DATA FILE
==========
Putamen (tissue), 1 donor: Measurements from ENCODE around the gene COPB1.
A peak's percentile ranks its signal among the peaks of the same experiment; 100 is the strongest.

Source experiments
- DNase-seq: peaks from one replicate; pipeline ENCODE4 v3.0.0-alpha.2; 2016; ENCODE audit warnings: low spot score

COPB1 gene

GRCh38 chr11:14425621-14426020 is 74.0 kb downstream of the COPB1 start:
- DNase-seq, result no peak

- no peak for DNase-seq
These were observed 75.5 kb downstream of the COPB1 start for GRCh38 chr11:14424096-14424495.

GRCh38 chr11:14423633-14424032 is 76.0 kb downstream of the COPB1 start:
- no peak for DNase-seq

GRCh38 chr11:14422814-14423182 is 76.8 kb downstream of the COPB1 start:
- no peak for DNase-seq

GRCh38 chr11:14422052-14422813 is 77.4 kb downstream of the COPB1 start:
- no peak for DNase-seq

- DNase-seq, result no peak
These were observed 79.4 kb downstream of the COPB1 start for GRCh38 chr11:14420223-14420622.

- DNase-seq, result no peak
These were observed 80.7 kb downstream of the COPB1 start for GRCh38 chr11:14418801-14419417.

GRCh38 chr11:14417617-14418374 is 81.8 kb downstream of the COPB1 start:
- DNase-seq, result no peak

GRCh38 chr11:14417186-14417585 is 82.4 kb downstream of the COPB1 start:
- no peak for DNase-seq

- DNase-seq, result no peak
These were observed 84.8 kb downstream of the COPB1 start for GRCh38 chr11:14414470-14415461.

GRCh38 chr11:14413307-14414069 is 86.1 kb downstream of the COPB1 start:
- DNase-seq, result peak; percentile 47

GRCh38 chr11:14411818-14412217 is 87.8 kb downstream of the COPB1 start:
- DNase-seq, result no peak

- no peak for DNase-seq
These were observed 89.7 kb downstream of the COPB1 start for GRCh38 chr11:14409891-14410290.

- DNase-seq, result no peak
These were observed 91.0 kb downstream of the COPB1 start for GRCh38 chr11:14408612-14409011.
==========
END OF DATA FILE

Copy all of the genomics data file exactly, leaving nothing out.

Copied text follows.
Putamen (tissue), 1 donor: Measurements from ENCODE around the gene COPB1.
A peak's percentile ranks its signal among the peaks of the same experiment; 100 is the strongest.

Source experiments
- DNase-seq: peaks from one replicate; pipeline ENCODE4 v3.0.0-alpha.2; 2016; ENCODE audit warnings: low spot score

COPB1 gene

GRCh38 chr11:14425621-14426020 is 74.0 kb downstream of the COPB1 start:
- DNase-seq, result no peak

- no peak for DNase-seq
These were observed 75.5 kb downstream of the COPB1 start for GRCh38 chr11:14424096-14424495.

GRCh38 chr11:14423633-14424032 is 76.0 kb downstream of the COPB1 start:
- no peak for DNase-seq

GRCh38 chr11:14422814-14423182 is 76.8 kb downstream of the COPB1 start:
- no peak for DNase-seq

GRCh38 chr11:14422052-14422813 is 77.4 kb downstream of the COPB1 start:
- no peak for DNase-seq

- DNase-seq, result no peak
These were observed 79.4 kb downstream of the COPB1 start for GRCh38 chr11:14420223-14420622.

- DNase-seq, result no peak
These were observed 80.7 kb downstream of the COPB1 start for GRCh38 chr11:14418801-14419417.

GRCh38 chr11:14417617-14418374 is 81.8 kb downstream of the COPB1 start:
- DNase-seq, result no peak

GRCh38 chr11:14417186-14417585 is 82.4 kb downstream of the COPB1 start:
- no peak for DNase-seq

- DNase-seq, result no peak
These were observed 84.8 kb downstream of the COPB1 start for GRCh38 chr11:14414470-14415461.

GRCh38 chr11:14413307-14414069 is 86.1 kb downstream of the COPB1 start:
- DNase-seq, result peak; percentile 47

GRCh38 chr11:14411818-14412217 is 87.8 kb downstream of the COPB1 start:
- DNase-seq, result no peak

- no peak for DNase-seq
These were observed 89.7 kb downstream of the COPB1 start for GRCh38 chr11:14409891-14410290.

- DNase-seq, result no peak
These were observed 91.0 kb downstream of the COPB1 start for GRCh38 chr11:14408612-14409011.